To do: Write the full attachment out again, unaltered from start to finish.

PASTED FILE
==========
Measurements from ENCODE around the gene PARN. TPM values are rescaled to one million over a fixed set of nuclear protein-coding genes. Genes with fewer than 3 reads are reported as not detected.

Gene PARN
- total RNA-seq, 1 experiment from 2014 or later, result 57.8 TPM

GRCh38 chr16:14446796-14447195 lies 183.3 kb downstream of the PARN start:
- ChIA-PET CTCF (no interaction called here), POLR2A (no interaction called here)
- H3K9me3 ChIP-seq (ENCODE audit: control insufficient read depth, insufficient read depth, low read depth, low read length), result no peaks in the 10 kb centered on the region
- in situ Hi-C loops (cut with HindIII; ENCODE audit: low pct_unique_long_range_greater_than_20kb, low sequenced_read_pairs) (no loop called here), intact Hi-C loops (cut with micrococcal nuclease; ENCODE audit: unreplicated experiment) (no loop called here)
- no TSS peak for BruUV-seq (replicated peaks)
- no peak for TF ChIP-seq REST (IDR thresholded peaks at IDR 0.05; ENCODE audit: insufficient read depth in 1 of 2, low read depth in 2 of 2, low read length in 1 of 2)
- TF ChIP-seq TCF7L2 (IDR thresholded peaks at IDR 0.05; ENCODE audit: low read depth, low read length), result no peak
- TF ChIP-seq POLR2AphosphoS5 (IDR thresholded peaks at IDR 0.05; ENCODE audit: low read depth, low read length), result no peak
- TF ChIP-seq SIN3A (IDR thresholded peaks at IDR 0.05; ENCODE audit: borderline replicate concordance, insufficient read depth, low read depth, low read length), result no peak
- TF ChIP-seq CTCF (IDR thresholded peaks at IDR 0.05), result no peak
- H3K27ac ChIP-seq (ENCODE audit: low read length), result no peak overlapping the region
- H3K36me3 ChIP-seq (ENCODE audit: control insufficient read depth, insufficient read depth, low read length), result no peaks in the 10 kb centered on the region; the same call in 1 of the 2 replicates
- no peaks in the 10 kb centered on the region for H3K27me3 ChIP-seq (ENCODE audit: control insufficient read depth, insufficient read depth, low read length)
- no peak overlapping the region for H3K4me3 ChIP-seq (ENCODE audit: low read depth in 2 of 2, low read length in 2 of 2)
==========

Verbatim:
Measurements from ENCODE around the gene PARN. TPM values are rescaled to one million over a fixed set of nuclear protein-coding genes. Genes with fewer than 3 reads are reported as not detected.

Gene PARN
- total RNA-seq, 1 experiment from 2014 or later, result 57.8 TPM

GRCh38 chr16:14446796-14447195 lies 183.3 kb downstream of the PARN start:
- ChIA-PET CTCF (no interaction called here), POLR2A (no interaction called here)
- H3K9me3 ChIP-seq (ENCODE audit: control insufficient read depth, insufficient read depth, low read depth, low read length), result no peaks in the 10 kb centered on the region
- in situ Hi-C loops (cut with HindIII; ENCODE audit: low pct_unique_long_range_greater_than_20kb, low sequenced_read_pairs) (no loop called here), intact Hi-C loops (cut with micrococcal nuclease; ENCODE audit: unreplicated experiment) (no loop called here)
- no TSS peak for BruUV-seq (replicated peaks)
- no peak for TF ChIP-seq REST (IDR thresholded peaks at IDR 0.05; ENCODE audit: insufficient read depth in 1 of 2, low read depth in 2 of 2, low read length in 1 of 2)
- TF ChIP-seq TCF7L2 (IDR thresholded peaks at IDR 0.05; ENCODE audit: low read depth, low read length), result no peak
- TF ChIP-seq POLR2AphosphoS5 (IDR thresholded peaks at IDR 0.05; ENCODE audit: low read depth, low read length), result no peak
- TF ChIP-seq SIN3A (IDR thresholded peaks at IDR 0.05; ENCODE audit: borderline replicate concordance, insufficient read depth, low read depth, low read length), result no peak
- TF ChIP-seq CTCF (IDR thresholded peaks at IDR 0.05), result no peak
- H3K27ac ChIP-seq (ENCODE audit: low read length), result no peak overlapping the region
- H3K36me3 ChIP-seq (ENCODE audit: control insufficient read depth, insufficient read depth, low read length), result no peaks in the 10 kb centered on the region; the same call in 1 of the 2 replicates
- no peaks in the 10 kb centered on the region for H3K27me3 ChIP-seq (ENCODE audit: control insufficient read depth, insufficient read depth, low read length)
- no peak overlapping the region for H3K4me3 ChIP-seq (ENCODE audit: low read depth in 2 of 2, low read length in 2 of 2)